"Keep running the bases kid!"
It's written with a ballpoint pen. Two small hearts and the hashtag #Jackson23 highlight the message printed on a white baseball nestled between a two cellophane-wrapped and weathered bouquets of flowers lying on the concrete ground.
There's a small white hand-painted rock scribed with green Sharpie that says Leanna Owen 71.
A black cap that reads Milwaukee Dancing Grannies sits on a pile of flowers.
There are candles, paintings, stuffed animals and scribbled messages from the heart of hope, love and loss.
The makeshift memorial at Veterans Park, on the corner of Wisconsin Avenue and North West Avenue in Waukesha, has grown since Nov. 21, when a man drove a red Ford Escape through barricades along the route of the city's annual Christmas parade. In the aftermath, six were dead and at least 62 injured.
For days, the memorial has served as a refuge for those without answers to so many unanswerable questions. It was a place to gather and pray. To console one another. And for many, a place to quietly lay mementos as a sign they cared.
In the weeks that have passed since the tragedy, the memorial at the base of the Veterans Park sundial sculpture has grown to included thousands of items that stretch nearly 50 feet long, 6 feet wide and 3 feet deep with more than thoughts and prayers.
What to do with the items left behind is something the city of Waukesha is working on. While the final plans are still in the early stages, city officials understand the importance of the memorial.
"We're very sensitive to what it means to the community and family members, and we want to make sure it's preserved and handled appropriately," said Kevin Lahner Waukesha city administrator.
Lahner explained that the city has been working with Waukesha County Historical Society and the Wisconsin State Historical Society to determine what items to save and physically archive or make photographic archives of.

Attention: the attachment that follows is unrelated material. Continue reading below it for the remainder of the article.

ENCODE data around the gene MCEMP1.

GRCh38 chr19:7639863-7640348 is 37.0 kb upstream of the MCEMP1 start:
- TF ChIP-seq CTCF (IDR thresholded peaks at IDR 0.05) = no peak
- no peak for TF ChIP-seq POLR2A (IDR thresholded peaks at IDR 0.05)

While many of the items — such as wilted flower bouquets and candle votives that have burned down — will have to be discarded, Lahner said everything will be sorted through. "We're preserving what we can," he said.
Work to go through the items will begin in the next week or so. Lahner encouraged people to check for updates on the progress on the city's Facebook page. But he also stressed there's still a lot of planning to be done for something more lasting.
"We're beginning discussions for a permanent memorial and trying to figure out the best way to to recognize those who were injured and lost," Lahner explained.
The memorial, along the Fox River, is directly across the street from the end of the parade route, where a Waukesha police officer fired at the vehicle police say was driven by 39-year-old Darrell E. Brooks Jr., striking the vehicle three times. The officer stopped then, to avoid injuring any parade spectators. The SUV sped away down North West Avenue.
Among the balloons, stuffed teddy bears and candles is a song written for the Dancing Grannies. The last line reads: "And while some now dance in Heaven, we all know it to be true, as those grannies keep on dancing, let us say we love you!"
Our subscribers make this reporting possible. Please consider supporting local journalism by subscribing to the Journal Sentinel at jsonline.com/deal.
DOWNLOAD THE APP: Get the latest news, sports and more
This article originally appeared on Milwaukee Journal Sentinel: What will happen to the Waukesha parade memorial at Veterans Park